Arbitrage Trading Capitalizes on Differences
Arbitrage trading is about as close to real-time, instant profit-taking as you can get. Rather than trade the price of a security in relation to itself, arbitrage capitalizes on the different value of the same security across markets. The great thing about arbitrage is that it applies to any type of security, so long as it’s cross-listed on different exchanges.
There are two types of arbitrage: pure and risk arbitrage. Pure arbitrage is the real-time exchange of securities for a profit. Let’s look at a very simple example:
The Widget Company (WGT) is listed on both the New York Stock Exchange (NYSE) and the Toronto Stock Exchange (TSX). At 1pm EST, the price of WGT on the NYSE is $34.67. At the same time, WGT is listed at $34.70 on the TSX. An arbitrage trader would buy shares on the NYSE and sell them on the TSX in real time to realize a $0.03 gain per share.
Risk arbitrage recognizes system inefficiency. Buyers buy a security anticipating an opportunity to sell when that inefficiency crops up. An example of risk arbitrage looks like this:
There is a rumor that Blue Widget Company (BWC) will buy Red Widget Company (RWC). RWC trades at $22 per share right now. Speculation says that BWC will pay $26 per share to acquire RWC. Retail traders can buy RWC at $22 and sell at $26 if this speculation comes to fruition.
These examples are very simplistic. While these cases do exist, arbitrage trading more often goes through several channels to realize price differences. It’s also common across different currencies, where one currency may have more buying power than another.
Exploiting Market Inefficiencies
Arbitrage trading is all about capitalizing on market inefficiencies. This could mean the difference between security prices on two or more exchanges. Or, it could mean leveraging the buying power of a different currency. Sometimes it even involves multiple types of securities.
Wherever there are minuscule differences in value, arbitrage traders will find a way to leverage them. Typically, this happens very quickly, since the market is dynamic. Since arbitrage trading deals in multiple markets, that means more volatility.
In theory, arbitrage seems like a low-to-no risk way to profit. If someone is willing to pay you $10 for something you bought for $9.90, how could you lose?
The reality of arbitrage trading is that it’s rife with risk. Time, as always, is the biggest risk. Markets may lag, but only by minutes or even seconds. As soon as prices update, the opportunity for pure arbitrage is lost. Trades must occur instantaneously before the window closes. If it does, arbitrageurs are left with the security at the price they paid for it with no way to offload it for a profit. In these situations, an arbitrage buy often ends in a swing trade or worse, a loss.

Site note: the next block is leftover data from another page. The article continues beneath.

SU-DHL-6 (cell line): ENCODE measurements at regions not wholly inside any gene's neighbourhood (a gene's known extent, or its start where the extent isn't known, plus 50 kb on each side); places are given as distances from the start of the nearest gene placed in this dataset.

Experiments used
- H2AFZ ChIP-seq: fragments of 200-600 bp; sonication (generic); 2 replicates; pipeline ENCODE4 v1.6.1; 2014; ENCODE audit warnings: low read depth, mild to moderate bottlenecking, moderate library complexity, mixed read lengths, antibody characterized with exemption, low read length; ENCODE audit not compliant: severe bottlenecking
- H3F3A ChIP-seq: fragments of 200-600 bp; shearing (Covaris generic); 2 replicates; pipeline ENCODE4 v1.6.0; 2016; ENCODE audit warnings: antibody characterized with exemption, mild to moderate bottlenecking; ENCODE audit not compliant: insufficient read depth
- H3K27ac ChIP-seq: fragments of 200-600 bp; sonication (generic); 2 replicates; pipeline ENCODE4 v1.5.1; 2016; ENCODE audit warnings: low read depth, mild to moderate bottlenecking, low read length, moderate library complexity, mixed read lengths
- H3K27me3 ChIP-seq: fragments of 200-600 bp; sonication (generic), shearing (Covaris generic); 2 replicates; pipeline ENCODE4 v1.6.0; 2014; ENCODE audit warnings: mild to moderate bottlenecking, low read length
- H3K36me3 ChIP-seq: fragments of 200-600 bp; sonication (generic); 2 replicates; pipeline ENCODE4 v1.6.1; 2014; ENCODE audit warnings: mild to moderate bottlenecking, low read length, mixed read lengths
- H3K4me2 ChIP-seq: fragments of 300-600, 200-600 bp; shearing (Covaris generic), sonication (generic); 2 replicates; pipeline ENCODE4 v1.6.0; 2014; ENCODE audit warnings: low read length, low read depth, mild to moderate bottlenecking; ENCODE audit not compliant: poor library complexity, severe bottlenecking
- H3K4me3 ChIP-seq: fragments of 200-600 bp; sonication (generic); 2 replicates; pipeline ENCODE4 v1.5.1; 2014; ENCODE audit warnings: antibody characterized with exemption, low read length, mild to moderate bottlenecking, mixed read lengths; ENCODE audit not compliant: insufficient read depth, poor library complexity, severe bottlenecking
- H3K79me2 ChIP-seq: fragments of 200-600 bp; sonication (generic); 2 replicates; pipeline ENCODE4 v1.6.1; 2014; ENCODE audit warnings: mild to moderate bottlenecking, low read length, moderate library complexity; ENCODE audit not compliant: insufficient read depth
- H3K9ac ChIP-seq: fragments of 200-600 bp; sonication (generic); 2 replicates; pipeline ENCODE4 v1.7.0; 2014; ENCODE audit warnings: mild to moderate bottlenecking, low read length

Unfortunately, most retail investors don’t have the opportunity to arbitrage. At least, not pure arbitrage. Market inefficiencies that lead to pure arbitrage are resolved quickly. Usually, only large funds and firms with automated trading software have the ability to cash in on pure arbitrage opportunities. Risk arbitrage is much more common.
Is Arbitrage Trading Legal?
Arbitrage trading is legal and even encouraged! Regulatory bodies see arbitrage as a form of market self-regulation. Exchanges are incentivized to keep prices as up-to-date as possible to prevent arbitrage opportunities. And, when they do occur, they promote market liquidity. Profits from arbitrage typically become reinvested in different securities.
There’s also the cross-border transfer of wealth to consider. Using the NYSE and TSX example from above, consider what arbitrage accomplishes outside of a profit-taking endeavor. If you buy a security for less on one market and sell for more on another, it creates a premium. The value of the security and the currency are subsequently transferred to the market it’s sold in. Here again, arbitrage incentivizes self-regulation to prevent the transfer of wealth out of markets.
Arbitrage Gets Complex Quickly
As mentioned, there are few pure arbitrage opportunities for retail traders. More investors are finding opportunities as they increase the number of mediums involved. The odds of inefficiency between two markets may be rare. The odds of inefficiency between three or four markets, or multiple markets and currency, are higher.
Consider triangle arbitrage, for example. This practice involves three currencies and three banks. Traders convert one currency to another at a lower rate, then to another currency at a higher one. Then, they convert currency back to the original for a small profit. Often, this happens at fractions of a cent difference, resulting in literal pennies on the dollar in profits.
Arbitrage traders may also purchase shares in one currency on an exchange and sell them on another, taking profits in a different currency. Small gaps in exchange rate result in marginal gains. Again, it’s a process that demands large sums of money to facilitate.
The Bottom Line on Arbitrage Training
Arbitrage trading is a great way to make profits at little-to-no risk, should you find the right investment opportunity. Pure arbitrage opportunities are few and far between for retail traders. If you do find yourself with a pure arbitrage opportunity, it’s as profitable as the inefficacy allows it to be. Risk arbitrage offers opportunity, but comes with, well, risk.
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Retail arbitrage is difficult to facilitate without an increasingly complex web of mediums. Traders need to be active on multiple markets or have the foresight to recognize systematic inefficiencies they can exploit. It takes work, but there’s low-risk profit in it for those who do the legwork.